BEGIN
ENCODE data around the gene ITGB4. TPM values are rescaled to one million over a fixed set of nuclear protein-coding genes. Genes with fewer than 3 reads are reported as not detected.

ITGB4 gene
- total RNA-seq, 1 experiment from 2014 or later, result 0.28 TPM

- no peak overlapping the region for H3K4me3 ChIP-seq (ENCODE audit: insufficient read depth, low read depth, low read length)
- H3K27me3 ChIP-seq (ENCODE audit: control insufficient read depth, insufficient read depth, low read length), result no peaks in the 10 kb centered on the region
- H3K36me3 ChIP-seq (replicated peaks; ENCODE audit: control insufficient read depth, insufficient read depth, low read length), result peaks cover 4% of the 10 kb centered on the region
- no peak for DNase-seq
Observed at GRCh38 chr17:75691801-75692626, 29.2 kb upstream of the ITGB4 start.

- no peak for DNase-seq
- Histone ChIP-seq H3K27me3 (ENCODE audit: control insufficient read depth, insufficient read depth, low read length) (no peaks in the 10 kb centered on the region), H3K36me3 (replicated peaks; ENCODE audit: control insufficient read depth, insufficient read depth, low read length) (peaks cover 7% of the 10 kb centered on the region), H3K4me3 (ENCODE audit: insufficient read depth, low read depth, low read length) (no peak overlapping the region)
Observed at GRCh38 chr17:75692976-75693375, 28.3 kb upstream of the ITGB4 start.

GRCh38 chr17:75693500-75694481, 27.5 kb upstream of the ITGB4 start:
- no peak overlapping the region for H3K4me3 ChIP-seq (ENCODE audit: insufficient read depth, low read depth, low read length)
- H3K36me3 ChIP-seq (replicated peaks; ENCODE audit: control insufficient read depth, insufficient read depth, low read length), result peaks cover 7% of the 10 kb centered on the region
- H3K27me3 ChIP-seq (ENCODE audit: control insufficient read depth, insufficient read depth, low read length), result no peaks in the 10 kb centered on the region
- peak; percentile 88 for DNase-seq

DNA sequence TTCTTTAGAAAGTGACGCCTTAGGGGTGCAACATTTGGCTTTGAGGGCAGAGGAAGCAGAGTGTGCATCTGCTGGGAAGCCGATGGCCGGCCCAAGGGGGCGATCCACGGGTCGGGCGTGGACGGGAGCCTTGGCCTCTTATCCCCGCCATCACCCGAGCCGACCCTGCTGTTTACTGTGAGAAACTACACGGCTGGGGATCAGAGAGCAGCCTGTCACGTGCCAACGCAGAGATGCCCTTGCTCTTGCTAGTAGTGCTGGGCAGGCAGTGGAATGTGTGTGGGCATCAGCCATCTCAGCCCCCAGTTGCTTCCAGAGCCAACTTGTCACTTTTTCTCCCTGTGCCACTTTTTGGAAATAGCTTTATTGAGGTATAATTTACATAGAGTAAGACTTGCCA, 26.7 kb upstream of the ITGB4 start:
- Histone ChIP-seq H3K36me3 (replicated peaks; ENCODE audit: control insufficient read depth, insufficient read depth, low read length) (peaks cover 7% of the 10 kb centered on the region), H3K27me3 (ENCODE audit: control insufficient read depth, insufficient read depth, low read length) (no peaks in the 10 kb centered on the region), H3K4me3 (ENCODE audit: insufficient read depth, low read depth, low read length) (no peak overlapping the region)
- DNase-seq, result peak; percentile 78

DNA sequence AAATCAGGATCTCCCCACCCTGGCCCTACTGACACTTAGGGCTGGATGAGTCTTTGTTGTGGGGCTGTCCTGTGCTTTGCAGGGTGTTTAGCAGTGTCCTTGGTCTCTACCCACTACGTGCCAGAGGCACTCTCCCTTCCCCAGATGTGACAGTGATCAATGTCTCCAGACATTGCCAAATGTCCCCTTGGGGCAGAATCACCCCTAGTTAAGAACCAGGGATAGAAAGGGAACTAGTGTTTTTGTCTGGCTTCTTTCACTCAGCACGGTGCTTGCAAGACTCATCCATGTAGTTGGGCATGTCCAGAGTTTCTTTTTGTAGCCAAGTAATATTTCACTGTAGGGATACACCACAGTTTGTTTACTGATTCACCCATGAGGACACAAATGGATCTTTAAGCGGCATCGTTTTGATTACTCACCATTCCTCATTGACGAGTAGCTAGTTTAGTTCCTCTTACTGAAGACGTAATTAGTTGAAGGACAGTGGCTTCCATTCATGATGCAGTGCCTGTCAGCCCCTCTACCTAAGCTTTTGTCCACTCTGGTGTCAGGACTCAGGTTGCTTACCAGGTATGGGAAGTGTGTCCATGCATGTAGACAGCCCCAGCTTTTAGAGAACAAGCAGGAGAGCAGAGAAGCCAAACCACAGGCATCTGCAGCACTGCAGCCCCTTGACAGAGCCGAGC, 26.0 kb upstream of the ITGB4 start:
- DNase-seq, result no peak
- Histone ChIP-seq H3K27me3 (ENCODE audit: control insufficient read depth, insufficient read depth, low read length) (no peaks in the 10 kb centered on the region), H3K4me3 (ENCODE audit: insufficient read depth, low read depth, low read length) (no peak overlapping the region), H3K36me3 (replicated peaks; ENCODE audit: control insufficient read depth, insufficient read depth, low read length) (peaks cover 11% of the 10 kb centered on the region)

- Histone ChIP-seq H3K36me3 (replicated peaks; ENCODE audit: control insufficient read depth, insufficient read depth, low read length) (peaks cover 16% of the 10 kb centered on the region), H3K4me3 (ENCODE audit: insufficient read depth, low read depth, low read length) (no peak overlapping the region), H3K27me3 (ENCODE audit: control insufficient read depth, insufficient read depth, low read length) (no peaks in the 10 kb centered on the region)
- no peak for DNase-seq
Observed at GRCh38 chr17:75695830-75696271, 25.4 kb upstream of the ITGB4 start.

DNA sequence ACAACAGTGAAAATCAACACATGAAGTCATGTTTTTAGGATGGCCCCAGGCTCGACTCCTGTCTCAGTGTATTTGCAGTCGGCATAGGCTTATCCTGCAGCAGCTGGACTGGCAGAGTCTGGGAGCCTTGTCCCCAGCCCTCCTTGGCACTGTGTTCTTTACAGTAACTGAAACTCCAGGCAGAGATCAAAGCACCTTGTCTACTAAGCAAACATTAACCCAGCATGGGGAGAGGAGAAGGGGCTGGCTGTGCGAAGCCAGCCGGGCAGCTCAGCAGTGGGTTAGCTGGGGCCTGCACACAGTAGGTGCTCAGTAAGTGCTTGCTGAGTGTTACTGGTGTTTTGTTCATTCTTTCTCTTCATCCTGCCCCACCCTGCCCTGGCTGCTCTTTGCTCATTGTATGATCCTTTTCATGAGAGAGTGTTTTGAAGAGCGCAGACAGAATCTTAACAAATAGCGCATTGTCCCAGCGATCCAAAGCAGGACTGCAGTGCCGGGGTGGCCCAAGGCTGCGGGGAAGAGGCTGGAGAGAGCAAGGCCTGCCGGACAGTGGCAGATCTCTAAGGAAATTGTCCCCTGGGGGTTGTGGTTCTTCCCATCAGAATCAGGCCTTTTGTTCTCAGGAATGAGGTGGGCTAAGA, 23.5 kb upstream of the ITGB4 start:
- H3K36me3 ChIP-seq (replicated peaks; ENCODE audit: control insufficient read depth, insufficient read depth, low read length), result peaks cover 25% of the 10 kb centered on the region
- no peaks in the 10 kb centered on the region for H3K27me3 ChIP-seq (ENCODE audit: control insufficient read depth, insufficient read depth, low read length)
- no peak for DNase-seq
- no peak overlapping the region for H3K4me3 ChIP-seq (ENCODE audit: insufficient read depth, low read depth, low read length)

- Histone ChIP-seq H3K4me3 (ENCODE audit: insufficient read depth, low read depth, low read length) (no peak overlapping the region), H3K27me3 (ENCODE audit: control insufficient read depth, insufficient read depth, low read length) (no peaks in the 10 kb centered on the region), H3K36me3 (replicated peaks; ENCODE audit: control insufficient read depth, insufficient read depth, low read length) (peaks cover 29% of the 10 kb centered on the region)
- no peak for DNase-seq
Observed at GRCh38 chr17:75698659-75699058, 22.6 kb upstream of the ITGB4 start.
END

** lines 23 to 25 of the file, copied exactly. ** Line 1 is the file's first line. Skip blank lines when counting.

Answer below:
- Histone ChIP-seq H3K36me3 (replicated peaks; ENCODE audit: control insufficient read depth, insufficient read depth, low read length) (peaks cover 16% of the 10 kb centered on the region), H3K4me3 (ENCODE audit: insufficient read depth, low read depth, low read length) (no peak overlapping the region), H3K27me3 (ENCODE audit: control insufficient read depth, insufficient read depth, low read length) (no peaks in the 10 kb centered on the region)
- no peak for DNase-seq
Observed at GRCh38 chr17:75695830-75696271, 25.4 kb upstream of the ITGB4 start.